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National
Is the fix in? Trump campaign says election is rigged, supporters agree
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Is the fix in? Trump campaign says election is rigged, supporters agree

Is the fix in? Trump campaign says election is rigged, supporters agree
In this Oct. 6, 2016, photo, Republican presidential candidate Donald Trump speaks during a town hall in Sandown, N.H. Trump made a series of lewd and sexually charged comments about women as he waited to make a cameo appearance on a soap opera in 2005. The Republican presidential nominee issued a rare apology Friday, “if anyone was offended.” (AP Photo/ Evan Vucci)

Is the fix in? Trump campaign says election is rigged, supporters agree

The continuing campaign message from Donald Trump that the General Election will somehow be rigged against him may be hitting its mark as a new poll shows 41 percent of those surveyed believe November's election could be "stolen" from the Republican nominee.

According to a Politico/Morning Consult poll conducted Oct. 13-17, nearly three-fourths of the Republicans polled said they think it is a real possibility the election could be taken from Trump. Seventeen percent of the Democrats surveyed in the poll agreed. The poll was conducted among 1,999 registered voters.

Kyle Dropp, co-founder and chief research officer at Morning Consult, told Politico that Trump supporters feel a very real lack of confidence in the country’s voting system.

“The results show that voters are increasingly losing confidence that votes around the country will be counted accurately on Election Day," Dropp said. "The sentiment especially rings true among Trump's supporters, with half expressing concern about a 'rigged election.'"

Half of the respondents in an Associated Press poll – those who favored Donald Trump over Democratic rival Hillary Clinton -- say they have little to no confidence that votes will be counted fairly.

Trump ramped up his assault on Clinton, the media and the integrity of the vote-counting system over the weekend, tweeting Saturday: "Hillary Clinton should have been prosecuted and should be in jail. Instead she is running for president in what looks like a rigged election."

It is not a new theme for Trump, who in August told a crowd of supporters in Pennsylvania that he would only lose the state "if cheating goes on."

Many people both in and out of the Republican Party have expressed concern over Trump’s claims of a rigged process, as they have struck a chord with a growing number of his supporters. Nearly 60 percent of those polled in the Politico survey said they believe it's necessary to raise questions about the accuracy of the election results.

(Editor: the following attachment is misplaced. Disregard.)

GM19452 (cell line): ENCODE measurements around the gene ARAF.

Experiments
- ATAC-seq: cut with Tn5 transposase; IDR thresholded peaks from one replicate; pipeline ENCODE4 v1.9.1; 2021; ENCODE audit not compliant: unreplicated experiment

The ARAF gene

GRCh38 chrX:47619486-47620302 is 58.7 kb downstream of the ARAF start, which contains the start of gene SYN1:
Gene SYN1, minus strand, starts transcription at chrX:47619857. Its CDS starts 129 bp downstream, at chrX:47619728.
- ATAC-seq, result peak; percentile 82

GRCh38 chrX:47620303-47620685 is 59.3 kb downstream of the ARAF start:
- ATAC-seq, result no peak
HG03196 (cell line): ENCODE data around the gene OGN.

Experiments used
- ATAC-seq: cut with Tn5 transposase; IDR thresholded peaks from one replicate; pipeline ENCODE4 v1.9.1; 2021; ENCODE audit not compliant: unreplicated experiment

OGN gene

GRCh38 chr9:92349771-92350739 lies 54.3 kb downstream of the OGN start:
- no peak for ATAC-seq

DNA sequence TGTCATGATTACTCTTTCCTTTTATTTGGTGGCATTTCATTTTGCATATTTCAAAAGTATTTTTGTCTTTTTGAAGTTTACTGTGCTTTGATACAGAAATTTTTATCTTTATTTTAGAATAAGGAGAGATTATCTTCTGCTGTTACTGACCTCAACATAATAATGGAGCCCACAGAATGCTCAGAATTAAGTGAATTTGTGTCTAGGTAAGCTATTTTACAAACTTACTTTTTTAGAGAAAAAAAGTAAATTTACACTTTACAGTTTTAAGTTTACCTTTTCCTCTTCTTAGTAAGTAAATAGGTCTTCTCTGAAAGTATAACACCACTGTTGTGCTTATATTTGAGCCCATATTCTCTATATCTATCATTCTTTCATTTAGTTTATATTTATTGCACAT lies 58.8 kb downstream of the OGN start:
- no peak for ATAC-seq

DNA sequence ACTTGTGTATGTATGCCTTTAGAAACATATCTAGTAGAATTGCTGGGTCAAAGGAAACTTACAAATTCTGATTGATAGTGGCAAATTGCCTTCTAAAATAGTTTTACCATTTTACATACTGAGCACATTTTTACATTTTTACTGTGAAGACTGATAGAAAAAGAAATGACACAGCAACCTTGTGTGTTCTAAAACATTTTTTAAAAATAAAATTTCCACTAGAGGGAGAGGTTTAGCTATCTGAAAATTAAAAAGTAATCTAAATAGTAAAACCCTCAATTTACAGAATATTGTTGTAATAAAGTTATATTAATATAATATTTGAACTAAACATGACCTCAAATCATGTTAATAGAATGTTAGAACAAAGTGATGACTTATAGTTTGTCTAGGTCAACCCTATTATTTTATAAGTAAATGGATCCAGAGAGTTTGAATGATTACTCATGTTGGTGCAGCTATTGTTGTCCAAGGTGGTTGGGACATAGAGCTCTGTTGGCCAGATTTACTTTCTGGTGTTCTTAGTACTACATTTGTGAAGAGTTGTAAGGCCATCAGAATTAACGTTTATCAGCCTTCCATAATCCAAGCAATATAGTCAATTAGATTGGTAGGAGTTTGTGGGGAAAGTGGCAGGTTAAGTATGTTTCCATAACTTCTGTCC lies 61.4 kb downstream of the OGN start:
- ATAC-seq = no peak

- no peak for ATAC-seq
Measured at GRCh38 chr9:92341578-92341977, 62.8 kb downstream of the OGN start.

They cited voter fraud or involvement by a foreign government as the basis for their concerns.

Trump’s running mate, Indiana Gov. Mike Pence, at first this weekend tried to walk back some of Trump’s remarks, saying the Republican Party would accept the results of the Nov. 8 election as the will of the people.

However, on Monday Pence’s position changed a bit when he said the national media is trying to rig the election for Clinton.

"I have no doubt the national media is trying to rig this election with their biased coverage in Hillary Clinton’s favor,” Pence said said.

Trump has doubled down on critics, especially fellow Republicans, claiming they are naïve for ignoring “large-scale voter fraud.”

Speaker of the House Paul Ryan, (R-Wisc.), has been a vocal opponent of Trump’s claims that voter fraud is rampant in America. A spokesman for Ryan issued a statement Saturday saying, “Our democracy relies on confidence in election results, and the speaker is fully confident the states will carry out this election with integrity.”

Trump does have some supporters, though they may not be as full-throated as the candidate would wish they were.

Rep. Pete King, (R-N.Y.), agreed with Trump that a close look at how votes are counted is needed, but stopped short of saying the election would be rigged.

"Is it legally rigged? No it's not. Whoever wins, wins,” King told radio host Don Imus, “But, I do think there's a lot to what he's saying, whether it's conscious or not, of having people in the so-called establishment, whatever that is, the big money people, the media, the political leaders, they are petrified of the thought of Trump being elected. So they consciously and unconsciously just do everything they can."

Rep. Steve King (R-Iowa), told CNN on Monday that while he agrees somewhat with Trump, he does not believe there is a conspiracy to keep the GOP candidate from winning the election.

“… I don't want to say anything on this program that delegitimizes the elections because I don't want the American people to lose faith in our process. If we do, this entire constitutional republic could come tumbling down," King said. “We have a mainstream media that there's plenty of evidence to point to that they have been tilted in favor of Hillary Clinton, by and large. We have evidence out there that illegals have been voting by the hundreds, if not the thousands. It only took 537 in Florida. Those are things that do concern me.”

A Los Angeles Times story pointed out that presidential elections are carried out on a state level, not a national one, and that a majority of the states seen as “swing” states have a Republican overseeing the ballot counting.

Jon A. Husted, the secretary of state of Ohio, said Monday it was “wrong and engaging in irresponsible rhetoric” to question the integrity of the vote counting.

“We have made it easy to vote and hard to cheat,” Husted said Sunday in an interview. “We are going to run a good, clean election in Ohio, like we always do.”

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